We should probably treat social media like tobacco or alcohol and ban their use by people under 21. For the children!
Teens who spend more time with social media are more likely to suffer from social withdrawal, anxiety or depression, a new study says.
Twelve- to 15-year-olds who spent more than six hours a day on Facebook, Instagram, Twitter and other social media were nearly three times more likely to have these types of “internalizing” mental health issues, researchers report in the journal JAMA Psychiatry. The study was published online Sept. 11.
“The more time you spent on social media, adolescents were more likely to have issues like anxiety and depression on follow-up,” said lead researcher Kira Riehm, a doctoral student at Johns Hopkins Bloomberg School of Public Health in Baltimore. “It was a pretty clear-cut association.”
These teens also were more than four times as likely to have both internalizing and externalizing mental health problems, researchers said. Externalizing problems include bullying, acting out and having trouble paying attention.
For the study, researchers analyzed nationwide data from a U.S. federally funded survey of nearly 6,600 teens. It was conducted between 2013 and 2016.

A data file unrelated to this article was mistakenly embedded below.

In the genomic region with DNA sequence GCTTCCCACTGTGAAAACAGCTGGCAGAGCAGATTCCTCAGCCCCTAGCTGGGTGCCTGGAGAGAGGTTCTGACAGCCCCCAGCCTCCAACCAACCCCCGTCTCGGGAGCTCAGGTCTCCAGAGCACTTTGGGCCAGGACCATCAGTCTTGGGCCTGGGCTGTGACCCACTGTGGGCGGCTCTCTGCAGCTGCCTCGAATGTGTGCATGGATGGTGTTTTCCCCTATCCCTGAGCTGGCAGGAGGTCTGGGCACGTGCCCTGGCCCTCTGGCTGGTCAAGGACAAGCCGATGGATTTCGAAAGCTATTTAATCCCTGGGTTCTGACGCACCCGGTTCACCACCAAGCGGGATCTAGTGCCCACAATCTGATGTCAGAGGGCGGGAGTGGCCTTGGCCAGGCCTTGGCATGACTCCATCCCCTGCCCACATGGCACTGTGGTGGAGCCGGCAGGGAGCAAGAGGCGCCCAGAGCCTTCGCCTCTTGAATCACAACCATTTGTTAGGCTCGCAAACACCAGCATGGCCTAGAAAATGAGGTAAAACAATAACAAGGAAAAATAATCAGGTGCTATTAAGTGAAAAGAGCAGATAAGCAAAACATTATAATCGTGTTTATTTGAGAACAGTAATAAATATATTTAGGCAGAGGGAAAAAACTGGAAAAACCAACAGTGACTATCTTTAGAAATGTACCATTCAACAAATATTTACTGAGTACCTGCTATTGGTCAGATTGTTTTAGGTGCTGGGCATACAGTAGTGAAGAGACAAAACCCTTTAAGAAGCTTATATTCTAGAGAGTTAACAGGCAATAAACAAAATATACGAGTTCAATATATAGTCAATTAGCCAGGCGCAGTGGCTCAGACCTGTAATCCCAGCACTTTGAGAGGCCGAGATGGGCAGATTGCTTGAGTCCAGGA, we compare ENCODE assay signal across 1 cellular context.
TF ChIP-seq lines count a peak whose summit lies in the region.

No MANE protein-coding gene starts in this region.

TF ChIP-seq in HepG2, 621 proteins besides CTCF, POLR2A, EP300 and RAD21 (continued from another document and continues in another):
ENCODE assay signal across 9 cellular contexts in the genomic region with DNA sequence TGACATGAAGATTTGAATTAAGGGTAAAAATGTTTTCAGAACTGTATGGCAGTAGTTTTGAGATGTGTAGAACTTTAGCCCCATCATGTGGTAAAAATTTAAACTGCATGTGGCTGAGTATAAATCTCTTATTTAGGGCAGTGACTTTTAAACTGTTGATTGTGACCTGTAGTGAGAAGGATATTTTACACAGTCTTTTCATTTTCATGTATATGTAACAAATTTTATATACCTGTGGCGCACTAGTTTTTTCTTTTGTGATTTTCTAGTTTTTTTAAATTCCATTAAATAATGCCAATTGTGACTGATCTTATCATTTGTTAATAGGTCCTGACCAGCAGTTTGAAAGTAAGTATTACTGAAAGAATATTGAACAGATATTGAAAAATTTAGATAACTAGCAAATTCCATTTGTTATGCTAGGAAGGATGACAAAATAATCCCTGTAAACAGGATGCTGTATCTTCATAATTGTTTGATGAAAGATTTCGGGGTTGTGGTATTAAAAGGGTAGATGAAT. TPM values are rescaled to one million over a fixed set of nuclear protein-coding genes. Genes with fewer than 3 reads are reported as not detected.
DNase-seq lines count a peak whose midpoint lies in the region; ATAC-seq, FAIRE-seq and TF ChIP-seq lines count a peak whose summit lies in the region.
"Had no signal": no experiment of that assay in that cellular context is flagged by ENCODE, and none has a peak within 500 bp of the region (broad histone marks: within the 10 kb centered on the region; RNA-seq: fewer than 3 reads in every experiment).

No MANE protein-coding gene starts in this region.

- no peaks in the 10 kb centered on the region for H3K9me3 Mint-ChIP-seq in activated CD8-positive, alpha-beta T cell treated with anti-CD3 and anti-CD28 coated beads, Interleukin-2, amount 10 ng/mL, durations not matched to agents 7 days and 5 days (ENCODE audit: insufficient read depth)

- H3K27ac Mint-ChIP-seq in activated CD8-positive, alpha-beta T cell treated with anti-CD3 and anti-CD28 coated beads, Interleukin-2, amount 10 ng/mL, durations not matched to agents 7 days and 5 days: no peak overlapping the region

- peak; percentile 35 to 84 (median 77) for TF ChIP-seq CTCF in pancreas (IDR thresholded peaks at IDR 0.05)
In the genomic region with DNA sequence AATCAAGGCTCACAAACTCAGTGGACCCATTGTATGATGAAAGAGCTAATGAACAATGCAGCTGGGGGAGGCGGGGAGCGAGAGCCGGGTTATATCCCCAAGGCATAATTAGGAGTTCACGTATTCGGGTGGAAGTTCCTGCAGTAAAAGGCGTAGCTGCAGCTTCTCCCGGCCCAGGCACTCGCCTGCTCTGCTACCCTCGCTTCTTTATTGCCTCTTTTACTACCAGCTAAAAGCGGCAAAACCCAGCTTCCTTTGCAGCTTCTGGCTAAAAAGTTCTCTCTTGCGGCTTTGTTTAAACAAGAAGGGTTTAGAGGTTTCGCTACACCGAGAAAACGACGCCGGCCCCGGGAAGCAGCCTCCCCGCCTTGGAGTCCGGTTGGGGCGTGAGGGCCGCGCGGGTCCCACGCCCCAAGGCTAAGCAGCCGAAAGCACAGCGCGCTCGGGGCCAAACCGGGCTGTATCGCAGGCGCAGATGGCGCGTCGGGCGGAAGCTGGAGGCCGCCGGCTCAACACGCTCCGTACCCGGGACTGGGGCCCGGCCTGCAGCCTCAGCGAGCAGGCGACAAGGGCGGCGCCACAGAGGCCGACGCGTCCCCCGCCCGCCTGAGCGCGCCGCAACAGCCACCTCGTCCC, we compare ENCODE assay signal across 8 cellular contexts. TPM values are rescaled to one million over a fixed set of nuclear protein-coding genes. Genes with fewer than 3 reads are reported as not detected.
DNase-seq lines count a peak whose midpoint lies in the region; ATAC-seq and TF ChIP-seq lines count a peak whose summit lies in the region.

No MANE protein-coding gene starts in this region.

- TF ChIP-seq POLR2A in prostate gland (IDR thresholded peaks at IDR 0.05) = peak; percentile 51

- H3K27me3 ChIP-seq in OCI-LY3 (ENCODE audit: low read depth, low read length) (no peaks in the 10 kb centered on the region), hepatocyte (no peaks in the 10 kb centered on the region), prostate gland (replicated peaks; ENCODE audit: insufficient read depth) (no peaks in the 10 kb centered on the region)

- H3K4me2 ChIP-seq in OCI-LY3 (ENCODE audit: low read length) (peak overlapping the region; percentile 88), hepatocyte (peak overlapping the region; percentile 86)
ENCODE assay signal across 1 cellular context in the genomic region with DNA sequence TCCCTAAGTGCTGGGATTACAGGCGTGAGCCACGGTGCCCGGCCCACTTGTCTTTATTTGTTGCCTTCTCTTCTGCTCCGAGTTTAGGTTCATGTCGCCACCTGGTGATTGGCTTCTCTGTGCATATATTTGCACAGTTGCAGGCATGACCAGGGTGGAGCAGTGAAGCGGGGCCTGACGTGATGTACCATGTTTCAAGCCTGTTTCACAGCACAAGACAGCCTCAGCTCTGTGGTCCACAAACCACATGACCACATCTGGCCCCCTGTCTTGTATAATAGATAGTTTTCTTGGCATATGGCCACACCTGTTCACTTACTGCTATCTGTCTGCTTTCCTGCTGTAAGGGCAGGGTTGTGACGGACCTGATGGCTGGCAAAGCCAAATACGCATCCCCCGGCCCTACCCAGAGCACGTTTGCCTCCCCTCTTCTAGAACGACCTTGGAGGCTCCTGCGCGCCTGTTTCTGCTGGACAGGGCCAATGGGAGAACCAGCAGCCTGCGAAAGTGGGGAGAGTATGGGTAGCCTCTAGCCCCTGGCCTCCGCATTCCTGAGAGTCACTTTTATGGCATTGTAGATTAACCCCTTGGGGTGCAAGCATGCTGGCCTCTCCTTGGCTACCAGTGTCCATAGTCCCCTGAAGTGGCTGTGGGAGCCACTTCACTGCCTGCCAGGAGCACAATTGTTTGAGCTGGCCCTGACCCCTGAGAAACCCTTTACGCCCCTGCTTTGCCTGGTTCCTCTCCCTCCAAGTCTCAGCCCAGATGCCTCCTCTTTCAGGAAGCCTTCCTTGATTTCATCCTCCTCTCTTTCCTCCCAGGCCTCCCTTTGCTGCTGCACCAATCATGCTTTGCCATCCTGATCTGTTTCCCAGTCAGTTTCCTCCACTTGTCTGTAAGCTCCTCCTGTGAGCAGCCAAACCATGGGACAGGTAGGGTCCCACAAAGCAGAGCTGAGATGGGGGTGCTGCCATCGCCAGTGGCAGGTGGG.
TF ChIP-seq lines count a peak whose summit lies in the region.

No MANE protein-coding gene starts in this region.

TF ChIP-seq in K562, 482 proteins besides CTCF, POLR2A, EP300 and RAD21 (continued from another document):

Fewer than 17 percent of teens said they used no social media, researchers found. About 32 percent said they spent less than 30 minutes a day on social media; 31 percent spent between 30 minutes and three hours; 12 percent spent three to six hours, and 8 percent said they used social media more than six hours per day.
As use increased, so did the risk of problems with anxiety, depression or feelings of isolation.
For example, kids who used social media 30 minutes to three hours a day had nearly twice the risk of internalizing problems, compared with kids who didn’t use social media at all.
But kids who used social media three to six hours a day had 2.5 times the risk, and at more than six hours were nearly three times as likely to have internalizing mental health problems.
The same pattern emerged among kids who had both internalizing and externalizing problems, researchers said. But links between social media use and externalizing problems alone were inconsistent.